Wednesday’s need-to-know money news

Today’s top story: 5 reasons it’s smart to lease a car right now. Also in the news: How to free up cash in your budget, how to decide what to leave your kids, and all the ways to get Amazon Prime for free.

5 Reasons It’s Smart to Lease a Car Right Now
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Q&A: Picking your estate’s executor

Dear Liz: One issue in a recent column was about a sibling who did not follow the will. As executor, the sibling took two thirds of the estate instead of the will’s specification of half.

This is why, when my wife and I had our estate plan created, we told the attorney that none of the beneficiaries should be the executor of our wills and none should be a trustee of our trusts. Indeed, our trusts — which own almost our entire estate — cannot have the spouse, child, parent or in-law of a beneficiary as a trustee.

Answer: Yours is certainly one solution, if you can find the appropriate people to serve. But naming an heir as executor or trustee doesn’t have to be a disaster, as long as you name the right person — someone who is honest, dependable and able to serve with integrity.

Q&A: Pitfalls of unequal will distributions

Dear Liz: You’ve written that when writing their wills, parents should be careful about leaving unequal distributions to their children. What wasn’t mentioned was that a person could have a “good” child and a “bad” one. The “bad one” has never done a thing for the parent, such as inviting her to the child’s home at Thanksgiving or Christmas, and only visits the parent in the summer when the parent just happens to live at the beach. The “good” one is very attentive and visits the parent even in winter, and so on. What is your thinking in inheritance in this case?

Answer: It’s your money, and there’s no one right way to divide an estate. However, it’s disturbing that your assessment of your children seems to be based solely on how much attention you get.

It’s possible one child acts more selfishly or thoughtlessly than the other. It’s also possible that you are difficult to please, and one child understandably limits the time she spends trying to do so.

Q&A: Getting sister’s house without a will

Dear Liz: When I retired in 2018, I rolled over my 403(b) teachers retirement account into a traditional IRA and made my sister sole beneficiary. I sent her a copy of that beneficiary statement showing her name, her percentage (100%), and my account number. My sister later told me in a phone call that she wished to bequeath me her house should she predecease me. She explained she didn’t have a will but she made her feelings known to our older brother. Even if I were on speaking terms with our older brother, I would find this arrangement naive. Knowing my sister, she actually believes this method is the right way to proceed with her wishes. I’m asking you to be Dear Abby, perhaps, but what do I do?

Answer: You can explain to her that if she doesn’t have a will, the laws of her state will determine who gets her house regardless of what she intended. If your sister does not have a spouse or children, and your parents are dead, you and your brother would probably inherit the home as well as the rest of her estate. You would have to negotiate what to do with the house, which could be difficult if you two still aren’t speaking.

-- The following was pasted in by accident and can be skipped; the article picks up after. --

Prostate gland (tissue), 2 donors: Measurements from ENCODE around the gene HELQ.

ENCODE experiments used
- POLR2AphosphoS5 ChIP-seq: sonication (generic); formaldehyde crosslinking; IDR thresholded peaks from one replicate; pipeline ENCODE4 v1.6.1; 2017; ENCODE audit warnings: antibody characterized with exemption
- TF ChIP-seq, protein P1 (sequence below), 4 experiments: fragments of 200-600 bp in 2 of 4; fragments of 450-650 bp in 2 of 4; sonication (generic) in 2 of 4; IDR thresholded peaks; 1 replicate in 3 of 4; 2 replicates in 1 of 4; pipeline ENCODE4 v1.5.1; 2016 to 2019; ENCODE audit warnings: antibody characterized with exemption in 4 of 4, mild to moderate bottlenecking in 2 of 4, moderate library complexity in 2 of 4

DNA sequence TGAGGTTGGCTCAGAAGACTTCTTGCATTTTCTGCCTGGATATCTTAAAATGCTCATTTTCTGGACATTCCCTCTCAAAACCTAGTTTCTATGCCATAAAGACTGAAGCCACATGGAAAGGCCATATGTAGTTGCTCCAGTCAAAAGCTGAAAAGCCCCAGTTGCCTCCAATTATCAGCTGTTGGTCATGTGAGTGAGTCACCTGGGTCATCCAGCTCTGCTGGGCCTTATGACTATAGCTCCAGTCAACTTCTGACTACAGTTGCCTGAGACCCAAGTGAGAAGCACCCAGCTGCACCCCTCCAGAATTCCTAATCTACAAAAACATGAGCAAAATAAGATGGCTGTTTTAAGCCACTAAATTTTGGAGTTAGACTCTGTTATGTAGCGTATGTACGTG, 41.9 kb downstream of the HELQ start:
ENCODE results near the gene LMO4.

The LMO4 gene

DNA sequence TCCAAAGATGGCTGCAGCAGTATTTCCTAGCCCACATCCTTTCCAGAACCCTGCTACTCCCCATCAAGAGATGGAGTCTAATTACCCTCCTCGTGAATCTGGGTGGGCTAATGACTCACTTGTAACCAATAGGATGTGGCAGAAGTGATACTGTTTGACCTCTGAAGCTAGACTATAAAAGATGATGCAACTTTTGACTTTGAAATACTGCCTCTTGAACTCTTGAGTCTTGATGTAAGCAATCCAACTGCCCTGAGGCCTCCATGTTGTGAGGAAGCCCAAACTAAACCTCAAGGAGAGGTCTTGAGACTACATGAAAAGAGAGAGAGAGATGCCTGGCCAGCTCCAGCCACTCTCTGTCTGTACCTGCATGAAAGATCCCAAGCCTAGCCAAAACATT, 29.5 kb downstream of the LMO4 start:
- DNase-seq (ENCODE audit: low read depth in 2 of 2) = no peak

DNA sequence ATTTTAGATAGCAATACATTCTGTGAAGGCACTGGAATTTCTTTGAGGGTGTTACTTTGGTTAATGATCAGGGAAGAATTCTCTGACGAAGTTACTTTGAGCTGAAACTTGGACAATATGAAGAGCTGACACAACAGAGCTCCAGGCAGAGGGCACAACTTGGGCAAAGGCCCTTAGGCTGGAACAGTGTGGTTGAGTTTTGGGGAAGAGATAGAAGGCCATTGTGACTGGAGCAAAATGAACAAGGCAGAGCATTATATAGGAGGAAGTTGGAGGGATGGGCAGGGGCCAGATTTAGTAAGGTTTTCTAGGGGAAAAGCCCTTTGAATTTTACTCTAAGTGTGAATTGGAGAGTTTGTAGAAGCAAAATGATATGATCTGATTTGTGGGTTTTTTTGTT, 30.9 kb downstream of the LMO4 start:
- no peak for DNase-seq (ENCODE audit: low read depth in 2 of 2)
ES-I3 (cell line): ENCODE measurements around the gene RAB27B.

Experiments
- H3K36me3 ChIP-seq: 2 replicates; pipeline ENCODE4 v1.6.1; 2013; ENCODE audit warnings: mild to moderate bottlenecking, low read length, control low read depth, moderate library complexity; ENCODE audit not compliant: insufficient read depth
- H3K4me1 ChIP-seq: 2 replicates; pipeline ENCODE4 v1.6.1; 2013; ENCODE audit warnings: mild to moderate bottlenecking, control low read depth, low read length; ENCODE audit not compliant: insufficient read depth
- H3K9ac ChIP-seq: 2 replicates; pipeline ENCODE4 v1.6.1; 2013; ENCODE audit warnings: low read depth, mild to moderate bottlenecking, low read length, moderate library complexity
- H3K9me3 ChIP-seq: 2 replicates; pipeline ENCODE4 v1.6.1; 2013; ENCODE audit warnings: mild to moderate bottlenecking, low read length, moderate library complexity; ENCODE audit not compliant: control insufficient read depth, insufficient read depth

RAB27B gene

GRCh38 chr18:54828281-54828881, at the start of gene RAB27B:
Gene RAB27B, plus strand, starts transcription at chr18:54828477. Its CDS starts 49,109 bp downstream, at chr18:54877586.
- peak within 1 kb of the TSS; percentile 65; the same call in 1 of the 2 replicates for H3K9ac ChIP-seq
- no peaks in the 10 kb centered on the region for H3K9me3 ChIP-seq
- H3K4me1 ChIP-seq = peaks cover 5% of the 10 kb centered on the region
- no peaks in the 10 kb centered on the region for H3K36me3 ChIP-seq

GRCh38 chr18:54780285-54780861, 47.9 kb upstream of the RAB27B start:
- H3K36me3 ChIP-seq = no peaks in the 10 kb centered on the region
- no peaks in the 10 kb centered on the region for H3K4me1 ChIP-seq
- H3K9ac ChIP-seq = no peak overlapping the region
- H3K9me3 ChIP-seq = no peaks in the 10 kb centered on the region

If you can’t get her to write a will, there may be another option. Many states allow “transfer on death” deeds, which are forms that allow people to name a beneficiary for their home. This would ensure that the house is left to you and that it avoids probate, the court process that otherwise follows death.

Q&A: When an executor doesn’t heed the will

Dear Liz: My dad’s will clearly divided his estate equally between his two sons. By the time Dad died, my brother had two kids. After the funeral, my sister-in-law sat me down and told me that everything will be divided into three parts. I would get one-third and they get two-thirds, because they had the kids. This was not a request; it was, “That’s the way it’s going to be and there’s nothing you can do about it.” My brother, who was the executor, was nowhere to be seen — a pattern when dealing with money issues. This was many years ago. I was a student at the time. I went along with it but wonder to this day about the fairness of the situation.

Answer: Wonder no more. If the situation was as you describe and your brother ignored your father’s will, then he wasn’t just unfair to you. He violated the law.

Executors are supposed to follow the will’s directions to the best of their ability. If they don’t, they can be held personally responsible. But each state has statutes of limitation that give you only a certain amount of time to file a civil lawsuit in these situations. You may have a bit more time if you were a minor when all this happened, but you’d want to consult an attorney to discuss your options.

You wouldn’t be the first person done out of an inheritance by a self-dealing sibling, unfortunately. This should be a reminder to parents not to reflexively choose the oldest child, or indeed any child, to fill this role without thinking about the child’s character.

Thursday’s need-to-know money news

Today’s top story: Should you leave your kids an equal inheritance? Also in the news: The Points Nerd on who we can trust about travel safety, a student loan expert takes her own advice, and how to apply for a credit card when you don’t have a credit score.

Should You Leave Your Kids an Equal Inheritance?
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Don’t give your adult kids your house

Adding an adult child to your house deed, or giving them the home outright, might seem like a smart thing to do. It usually isn’t.

Transferring your house to your kids while you’re alive may avoid probate, the court process that otherwise follows death. But gifting a home also can result in a big, unnecessary tax bill and put your house at risk if your kids get sued or file for bankruptcy. You also could be making a big mistake if you hope it will help keep the house from being consumed by nursing home bills.

In my latest for the Associated Press, learn the better ways to transfer a house to your kids, as well as a little-known potential fix that may help even if the giver has since died.